Fall IDF 2006 - Day 1: Laser FSBs, more Alan Wake, Flash in Vista & DDR3by Anand Shimpi & Cara Hamm on September 27, 2006 3:16 AM EST
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More on Alan Wake & Multi-core Gaming
We had a chance to sit down with Markus Maki and Lasse Seppanen of Remedy Entertainment, Ltd. to talk more about their upcoming psychological thriller: Alan Wake.
Alan Wake was demoed during Paul Otellini's keynote on an overclocked Core 2 Quad system running at 3.73GHz, mainly because the game itself is significantly multithreaded and could take advantage of the quad-core system. While development is still continuing on the forthcoming game, we did get some insight into exactly how Alan Wake will utilize multiple cores.
Surprisingly enough, Markus indicated that Alan Wake would pretty much not run on any single core processors, although it may be possible to run on single-core Pentium 4 processors with Hyper Threading enabled, with noticably reduced image quality/experience.
The game will actually spawn five independent threads: one for rendering, audio, streaming, physics and terrain tessellation. The rendering thread is the same as it would be in any game, simply preparing vertices and data to be sent to the GPU for rendering. The audio thread will obviously be used for all audio in the game, although Remedy indicates that it is far from a CPU intensive thread.
The streaming thread will be used to stream data off of the DVD or hard disk as well as decompress the data on the fly. Remedy's goal here is to have a completely seamless transition as you move from one area to the next in Alan Wake's 36 square mile environment, without loading screens/pauses. With Alan Wake being developed simultaneously for both the Xbox 360 and the PC, efficiency is quite high as developing for a console forces a developer to be much more focused than on a PC since you are given limited resources on a console. Markus admitted that being a PC-only developer can easily lead to laziness, and developing for the 360 has improved the efficiency of Alan Wake tremendously. With that said, Markus expects the visual and gameplay experience to be identical on the Xbox 360 and the PC when Alan Wake ships, hopefully without any in-game load screens.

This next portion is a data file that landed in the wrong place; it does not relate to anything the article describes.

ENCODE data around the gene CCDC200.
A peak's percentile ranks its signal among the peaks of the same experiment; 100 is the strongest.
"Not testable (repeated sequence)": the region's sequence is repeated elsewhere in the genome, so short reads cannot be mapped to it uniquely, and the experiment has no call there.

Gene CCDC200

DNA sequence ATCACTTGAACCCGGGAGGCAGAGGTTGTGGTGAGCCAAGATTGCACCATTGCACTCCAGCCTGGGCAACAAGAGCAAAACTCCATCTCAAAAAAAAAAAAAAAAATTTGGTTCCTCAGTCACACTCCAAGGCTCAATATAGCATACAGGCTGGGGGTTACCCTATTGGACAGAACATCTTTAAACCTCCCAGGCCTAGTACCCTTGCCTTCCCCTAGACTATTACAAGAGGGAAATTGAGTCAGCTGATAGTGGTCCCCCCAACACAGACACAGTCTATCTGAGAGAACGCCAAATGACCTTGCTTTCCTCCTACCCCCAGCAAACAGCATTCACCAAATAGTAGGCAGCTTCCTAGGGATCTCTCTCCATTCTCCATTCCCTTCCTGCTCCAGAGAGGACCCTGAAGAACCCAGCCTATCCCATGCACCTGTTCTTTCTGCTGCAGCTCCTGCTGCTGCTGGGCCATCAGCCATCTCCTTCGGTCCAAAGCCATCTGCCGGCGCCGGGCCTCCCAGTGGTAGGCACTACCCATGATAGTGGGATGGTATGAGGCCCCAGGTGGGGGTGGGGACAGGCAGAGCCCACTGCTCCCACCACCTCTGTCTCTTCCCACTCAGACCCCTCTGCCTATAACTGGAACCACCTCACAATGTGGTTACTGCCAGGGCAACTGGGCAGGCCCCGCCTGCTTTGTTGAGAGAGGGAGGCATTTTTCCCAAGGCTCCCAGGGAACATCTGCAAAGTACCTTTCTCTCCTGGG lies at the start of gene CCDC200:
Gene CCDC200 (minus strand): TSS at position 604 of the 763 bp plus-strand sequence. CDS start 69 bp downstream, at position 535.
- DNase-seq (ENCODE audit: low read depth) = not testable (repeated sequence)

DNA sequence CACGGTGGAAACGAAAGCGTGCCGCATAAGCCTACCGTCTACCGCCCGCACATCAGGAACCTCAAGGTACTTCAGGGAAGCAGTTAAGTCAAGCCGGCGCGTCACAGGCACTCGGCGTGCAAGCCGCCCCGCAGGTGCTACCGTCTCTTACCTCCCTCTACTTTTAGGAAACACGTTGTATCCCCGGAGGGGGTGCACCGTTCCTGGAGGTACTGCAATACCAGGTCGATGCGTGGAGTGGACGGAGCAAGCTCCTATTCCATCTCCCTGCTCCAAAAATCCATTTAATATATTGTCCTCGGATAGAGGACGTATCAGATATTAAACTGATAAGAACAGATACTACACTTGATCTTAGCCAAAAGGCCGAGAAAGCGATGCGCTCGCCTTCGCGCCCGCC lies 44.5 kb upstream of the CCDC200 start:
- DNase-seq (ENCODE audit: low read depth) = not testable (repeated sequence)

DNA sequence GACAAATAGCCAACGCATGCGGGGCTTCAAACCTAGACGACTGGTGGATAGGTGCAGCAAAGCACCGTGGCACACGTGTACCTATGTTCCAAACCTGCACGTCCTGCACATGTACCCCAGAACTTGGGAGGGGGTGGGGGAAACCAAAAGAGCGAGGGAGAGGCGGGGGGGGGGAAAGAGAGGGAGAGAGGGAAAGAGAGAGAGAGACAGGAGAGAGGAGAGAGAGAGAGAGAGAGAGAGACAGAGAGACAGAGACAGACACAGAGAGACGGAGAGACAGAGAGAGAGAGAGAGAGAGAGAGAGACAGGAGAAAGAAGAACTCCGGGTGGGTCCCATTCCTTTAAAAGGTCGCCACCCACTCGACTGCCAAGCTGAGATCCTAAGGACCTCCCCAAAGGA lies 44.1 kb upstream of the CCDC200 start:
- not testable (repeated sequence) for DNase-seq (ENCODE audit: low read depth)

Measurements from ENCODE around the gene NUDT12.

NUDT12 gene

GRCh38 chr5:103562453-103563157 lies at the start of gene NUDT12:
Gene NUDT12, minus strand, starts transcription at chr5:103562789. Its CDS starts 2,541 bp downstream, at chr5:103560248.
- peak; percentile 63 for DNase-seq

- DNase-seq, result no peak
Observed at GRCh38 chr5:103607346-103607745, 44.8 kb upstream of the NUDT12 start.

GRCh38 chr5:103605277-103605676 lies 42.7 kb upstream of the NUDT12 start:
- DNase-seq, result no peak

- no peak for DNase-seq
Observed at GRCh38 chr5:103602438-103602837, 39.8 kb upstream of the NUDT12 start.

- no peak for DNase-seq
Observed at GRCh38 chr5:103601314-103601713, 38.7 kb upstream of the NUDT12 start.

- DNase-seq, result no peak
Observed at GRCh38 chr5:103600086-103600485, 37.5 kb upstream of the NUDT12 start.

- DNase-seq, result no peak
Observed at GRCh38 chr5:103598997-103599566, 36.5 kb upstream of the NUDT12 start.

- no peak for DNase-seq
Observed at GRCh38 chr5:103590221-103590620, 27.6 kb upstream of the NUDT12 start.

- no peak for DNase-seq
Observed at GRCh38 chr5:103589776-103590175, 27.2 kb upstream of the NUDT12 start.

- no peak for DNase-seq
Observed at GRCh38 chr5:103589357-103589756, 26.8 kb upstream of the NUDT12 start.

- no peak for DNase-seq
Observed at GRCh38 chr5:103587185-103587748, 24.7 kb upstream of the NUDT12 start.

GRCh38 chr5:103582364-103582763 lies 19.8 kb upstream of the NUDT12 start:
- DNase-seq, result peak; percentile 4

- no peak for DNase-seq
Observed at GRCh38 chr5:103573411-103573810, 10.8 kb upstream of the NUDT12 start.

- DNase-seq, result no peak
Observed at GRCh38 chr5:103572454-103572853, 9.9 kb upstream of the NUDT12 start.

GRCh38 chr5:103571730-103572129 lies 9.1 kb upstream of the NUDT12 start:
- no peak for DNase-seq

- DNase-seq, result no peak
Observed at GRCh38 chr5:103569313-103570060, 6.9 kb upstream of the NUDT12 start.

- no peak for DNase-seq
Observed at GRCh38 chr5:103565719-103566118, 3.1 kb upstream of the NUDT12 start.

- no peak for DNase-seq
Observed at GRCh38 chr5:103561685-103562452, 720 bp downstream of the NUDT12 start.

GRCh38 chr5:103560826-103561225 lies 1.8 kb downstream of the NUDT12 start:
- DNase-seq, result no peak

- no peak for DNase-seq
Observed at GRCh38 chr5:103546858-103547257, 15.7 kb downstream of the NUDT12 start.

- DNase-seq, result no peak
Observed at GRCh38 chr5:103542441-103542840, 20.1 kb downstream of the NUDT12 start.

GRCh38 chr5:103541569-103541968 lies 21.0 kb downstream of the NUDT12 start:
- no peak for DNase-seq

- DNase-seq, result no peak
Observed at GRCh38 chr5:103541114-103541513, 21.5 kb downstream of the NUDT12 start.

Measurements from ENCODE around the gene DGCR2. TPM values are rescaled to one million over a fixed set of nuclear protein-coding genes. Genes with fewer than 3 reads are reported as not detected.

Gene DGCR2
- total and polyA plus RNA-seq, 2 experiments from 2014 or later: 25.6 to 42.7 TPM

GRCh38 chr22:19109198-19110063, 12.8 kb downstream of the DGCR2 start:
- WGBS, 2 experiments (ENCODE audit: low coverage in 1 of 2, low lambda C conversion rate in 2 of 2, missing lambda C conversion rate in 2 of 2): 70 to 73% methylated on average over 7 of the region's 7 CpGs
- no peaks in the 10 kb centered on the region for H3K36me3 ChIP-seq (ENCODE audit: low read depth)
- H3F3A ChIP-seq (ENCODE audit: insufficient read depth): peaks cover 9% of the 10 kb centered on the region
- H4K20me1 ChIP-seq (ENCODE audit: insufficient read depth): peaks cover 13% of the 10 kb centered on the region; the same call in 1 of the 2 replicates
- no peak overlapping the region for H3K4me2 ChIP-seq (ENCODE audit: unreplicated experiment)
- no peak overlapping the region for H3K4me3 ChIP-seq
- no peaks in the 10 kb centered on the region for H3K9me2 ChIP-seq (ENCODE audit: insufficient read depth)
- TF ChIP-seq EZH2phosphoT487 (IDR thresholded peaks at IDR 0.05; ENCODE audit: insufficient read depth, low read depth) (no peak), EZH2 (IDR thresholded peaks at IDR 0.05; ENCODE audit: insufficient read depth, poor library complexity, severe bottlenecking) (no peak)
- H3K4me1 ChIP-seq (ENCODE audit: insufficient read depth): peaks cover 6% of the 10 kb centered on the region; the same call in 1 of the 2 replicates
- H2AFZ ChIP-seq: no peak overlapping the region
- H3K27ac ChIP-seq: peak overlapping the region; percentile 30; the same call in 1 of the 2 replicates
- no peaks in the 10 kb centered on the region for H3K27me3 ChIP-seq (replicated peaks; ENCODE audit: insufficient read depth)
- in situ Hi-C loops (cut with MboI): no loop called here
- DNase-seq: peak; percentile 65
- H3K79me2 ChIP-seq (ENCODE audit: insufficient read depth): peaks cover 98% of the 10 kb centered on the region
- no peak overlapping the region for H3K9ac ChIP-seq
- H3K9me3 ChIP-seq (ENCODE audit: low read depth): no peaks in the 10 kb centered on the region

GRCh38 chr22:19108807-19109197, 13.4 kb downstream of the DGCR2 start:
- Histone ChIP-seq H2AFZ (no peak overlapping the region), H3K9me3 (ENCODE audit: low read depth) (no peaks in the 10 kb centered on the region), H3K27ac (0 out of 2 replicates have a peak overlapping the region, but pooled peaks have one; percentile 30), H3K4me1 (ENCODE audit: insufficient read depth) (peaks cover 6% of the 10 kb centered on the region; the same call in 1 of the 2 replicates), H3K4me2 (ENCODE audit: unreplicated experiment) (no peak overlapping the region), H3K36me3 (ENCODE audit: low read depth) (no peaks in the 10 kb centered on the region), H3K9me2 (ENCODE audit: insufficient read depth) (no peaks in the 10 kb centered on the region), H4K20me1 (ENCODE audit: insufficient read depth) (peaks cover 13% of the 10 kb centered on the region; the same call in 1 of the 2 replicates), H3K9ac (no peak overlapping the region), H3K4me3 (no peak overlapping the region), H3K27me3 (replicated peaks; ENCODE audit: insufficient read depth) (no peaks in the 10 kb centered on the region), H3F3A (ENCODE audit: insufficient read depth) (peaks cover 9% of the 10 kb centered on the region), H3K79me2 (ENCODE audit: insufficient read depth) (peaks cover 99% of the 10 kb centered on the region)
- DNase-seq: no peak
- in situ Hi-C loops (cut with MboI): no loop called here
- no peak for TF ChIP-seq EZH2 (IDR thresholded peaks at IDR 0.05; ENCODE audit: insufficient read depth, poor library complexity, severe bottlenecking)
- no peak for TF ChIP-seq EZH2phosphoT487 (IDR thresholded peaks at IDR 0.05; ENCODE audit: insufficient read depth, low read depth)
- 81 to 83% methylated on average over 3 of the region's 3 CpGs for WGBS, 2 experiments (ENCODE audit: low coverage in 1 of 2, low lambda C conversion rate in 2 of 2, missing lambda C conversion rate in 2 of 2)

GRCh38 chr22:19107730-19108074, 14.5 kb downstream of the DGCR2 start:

The physics thread will be used to handle all of the game's physics, which is driven using Havoc's physics engine. As Alan Wake uses Havoc's engine, there is no support for AGEIA's PhysX card and thus the host CPU must handle all physics calculations. During the keynote Markus mentioned that the physics thread used an entire core by itself, later clarifying that on a normal Core 2 Quad processor approximately 80% of one core would be used by the physics thread. With 80% of a single core being used for physics alone, the dual core CPU requirement is no longer so shocking.
As a mostly outdoor game, Alan Wake features a tremendous amount of varying terrain that is generated semi-procedurally as you encounter it. The generation/tessellation of the terrain as its encountered occupies the fifth and final thread that Remedy's game spawns. If Remedy can get the game running on Pentium 4 CPUs with HT enabled, it will be with less smooth terrain tessellation (so you may see some popping of terrain) and obviously with fewer physically simulated objects.
Although we are very curious to see how the Cell processor would run Alan Wake, given that Microsoft Game Studios is Remedy's publisher the game's Xbox 360/PC exclusivity needs no explanation. Remedy's Alan Wake team is approximately 30 strong, which is quite lean for a next-generation title, although most artwork is outsourced under the direction of Remedy. Remedy will supply specifications for the art it wants designed, and then hand it off to external art firms that will then produce it to the specs. By outsourcing the artwork, Remedy is able to focus on its development strengths and keep the overall team size down while leveraging the expertise of dedicated artists from around the world.
The demo ran extremely well on the test system, which was a Core 2 Quad running at 3.73GHz with a GeForce 7900 GTX. Markus said that it would have run just as well if the Core 2 Quad was running at its default clock speed, which we assume was 2.66GHz. The game looked even better than when we first saw it at E3 and we eagerly await its release. If Alan Wake is any indication, it won't be long before gamers start thinking about the move to dual/quad core if they haven't already.